As an author, why don’t I just sit at my comfy desk and simply write books? Why do I feel compelled to go backpacking, sometimes for days or weeks on end? Enduring the hardship and pain of hiking with a backpack, day after day, sleeping on the hard ground, no showers, with gnats in my ears and
Why do I do it?
To see miracles.
It’s tough for me sometimes to see the hand of God in my day to day occurrences in my man-made surroundings of home. Oh, I know He is there. I have seen it. But out on a trail, you are vulnerable to everything - from weather to the ability to hike, to finding a space to set up your tent, to the water you need to drink.
Which leads me to my latest miracle on the trip I took this past week. It began with water, which became a challenge to find during a dry spell of weather. I carried a guidebook that told me where the sources might be to fill up my water bottles, but many were dry. We take for granted the water that zooms out of faucets every day yet such a common need at home can get scarce in the wild. And the scarcity of this needed commodity can turn dangerous in hot conditions when heat exhaustion sets in.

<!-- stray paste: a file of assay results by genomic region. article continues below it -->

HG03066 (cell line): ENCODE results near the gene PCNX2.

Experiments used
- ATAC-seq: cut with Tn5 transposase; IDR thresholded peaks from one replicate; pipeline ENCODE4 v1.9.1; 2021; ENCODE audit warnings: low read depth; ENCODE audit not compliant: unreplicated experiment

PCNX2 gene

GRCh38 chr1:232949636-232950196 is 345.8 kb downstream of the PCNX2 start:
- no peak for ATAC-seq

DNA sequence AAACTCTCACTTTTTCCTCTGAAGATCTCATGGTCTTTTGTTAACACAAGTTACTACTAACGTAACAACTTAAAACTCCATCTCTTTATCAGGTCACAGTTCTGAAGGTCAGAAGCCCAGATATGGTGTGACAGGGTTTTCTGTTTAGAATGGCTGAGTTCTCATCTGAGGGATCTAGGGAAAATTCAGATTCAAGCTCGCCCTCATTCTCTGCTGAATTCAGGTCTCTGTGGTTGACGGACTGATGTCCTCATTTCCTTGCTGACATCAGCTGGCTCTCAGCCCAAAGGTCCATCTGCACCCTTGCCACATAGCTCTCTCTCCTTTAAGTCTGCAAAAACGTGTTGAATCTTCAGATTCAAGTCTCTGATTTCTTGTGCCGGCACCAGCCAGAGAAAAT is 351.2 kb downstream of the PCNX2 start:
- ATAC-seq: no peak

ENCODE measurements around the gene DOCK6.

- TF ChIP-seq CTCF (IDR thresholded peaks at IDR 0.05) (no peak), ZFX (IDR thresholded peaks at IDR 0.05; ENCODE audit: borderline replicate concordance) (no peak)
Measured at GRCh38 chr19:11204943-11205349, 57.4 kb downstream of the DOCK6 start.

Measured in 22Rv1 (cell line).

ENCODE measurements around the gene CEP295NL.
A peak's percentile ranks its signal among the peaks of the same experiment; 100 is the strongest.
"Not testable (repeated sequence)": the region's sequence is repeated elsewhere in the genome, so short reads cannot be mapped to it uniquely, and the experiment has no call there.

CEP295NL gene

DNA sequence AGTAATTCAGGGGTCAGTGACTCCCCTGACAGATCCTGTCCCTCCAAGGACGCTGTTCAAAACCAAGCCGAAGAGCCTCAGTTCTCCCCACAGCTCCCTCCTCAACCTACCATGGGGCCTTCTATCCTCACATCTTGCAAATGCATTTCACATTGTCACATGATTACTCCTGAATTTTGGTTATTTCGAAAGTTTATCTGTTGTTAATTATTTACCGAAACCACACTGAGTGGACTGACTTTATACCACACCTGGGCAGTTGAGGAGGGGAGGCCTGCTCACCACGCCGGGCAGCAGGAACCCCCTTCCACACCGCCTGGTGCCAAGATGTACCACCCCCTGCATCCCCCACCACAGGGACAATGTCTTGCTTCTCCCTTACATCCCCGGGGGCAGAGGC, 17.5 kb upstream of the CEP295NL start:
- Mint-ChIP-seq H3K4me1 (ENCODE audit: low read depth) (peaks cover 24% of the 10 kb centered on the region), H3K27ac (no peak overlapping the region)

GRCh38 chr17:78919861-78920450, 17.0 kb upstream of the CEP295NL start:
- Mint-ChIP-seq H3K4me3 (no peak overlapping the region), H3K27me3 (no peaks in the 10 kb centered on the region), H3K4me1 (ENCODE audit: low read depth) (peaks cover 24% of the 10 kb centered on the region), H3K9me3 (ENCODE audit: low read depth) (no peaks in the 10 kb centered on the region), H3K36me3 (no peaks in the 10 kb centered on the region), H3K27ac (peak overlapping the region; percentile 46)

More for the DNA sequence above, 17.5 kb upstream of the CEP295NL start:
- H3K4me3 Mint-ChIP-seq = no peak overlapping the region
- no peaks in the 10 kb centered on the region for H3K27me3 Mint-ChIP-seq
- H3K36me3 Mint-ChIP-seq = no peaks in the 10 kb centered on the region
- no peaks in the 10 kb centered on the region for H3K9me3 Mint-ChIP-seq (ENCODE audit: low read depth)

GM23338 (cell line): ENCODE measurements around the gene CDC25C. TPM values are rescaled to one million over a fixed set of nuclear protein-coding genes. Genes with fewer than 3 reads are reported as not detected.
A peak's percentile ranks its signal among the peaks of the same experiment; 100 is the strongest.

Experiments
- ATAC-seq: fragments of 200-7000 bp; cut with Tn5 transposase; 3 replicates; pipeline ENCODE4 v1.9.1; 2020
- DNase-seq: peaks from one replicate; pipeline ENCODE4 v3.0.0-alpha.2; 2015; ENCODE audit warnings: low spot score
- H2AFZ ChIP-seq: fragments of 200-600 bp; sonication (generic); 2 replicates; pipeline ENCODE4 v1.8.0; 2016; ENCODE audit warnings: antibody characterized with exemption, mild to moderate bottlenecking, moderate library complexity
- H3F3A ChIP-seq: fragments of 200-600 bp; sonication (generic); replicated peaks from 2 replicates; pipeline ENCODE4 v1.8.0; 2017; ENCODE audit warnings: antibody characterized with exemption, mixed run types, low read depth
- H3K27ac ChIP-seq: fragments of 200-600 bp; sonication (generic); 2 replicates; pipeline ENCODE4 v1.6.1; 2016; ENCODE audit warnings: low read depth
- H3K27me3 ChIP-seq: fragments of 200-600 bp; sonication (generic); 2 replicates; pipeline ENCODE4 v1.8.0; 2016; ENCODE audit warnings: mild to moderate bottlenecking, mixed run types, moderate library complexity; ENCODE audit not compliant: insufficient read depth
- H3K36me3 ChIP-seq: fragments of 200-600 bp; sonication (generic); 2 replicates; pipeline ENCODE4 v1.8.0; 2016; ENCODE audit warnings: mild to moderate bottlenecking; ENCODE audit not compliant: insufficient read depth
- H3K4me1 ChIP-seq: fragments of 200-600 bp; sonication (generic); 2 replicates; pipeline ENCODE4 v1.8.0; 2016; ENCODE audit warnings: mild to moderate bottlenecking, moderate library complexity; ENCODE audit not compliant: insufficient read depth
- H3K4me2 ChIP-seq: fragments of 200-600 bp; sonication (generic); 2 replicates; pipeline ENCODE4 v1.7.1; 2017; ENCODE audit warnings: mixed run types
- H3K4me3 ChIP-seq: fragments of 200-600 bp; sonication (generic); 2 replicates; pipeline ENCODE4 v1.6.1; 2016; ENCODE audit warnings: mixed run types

So when I came upon a small spring, and not just any spring but one where a hard-working trail
|The pipe helped me collect water with ease|
It’s all those things we take for granted that becomes much clearer in the woods setting.
And then there is the rains. They came in abundance for two days afterwards. I was soaked to the bone, sometimes cold even, but now there was water gushing everywhere. I had no
Such is the life of a backpacker. But in these wanders, I see the greatest miracles within the simple provisions in times of need. And it’s those miracles I carry back to my man-made cave and my writing desk to enrich the lives of others.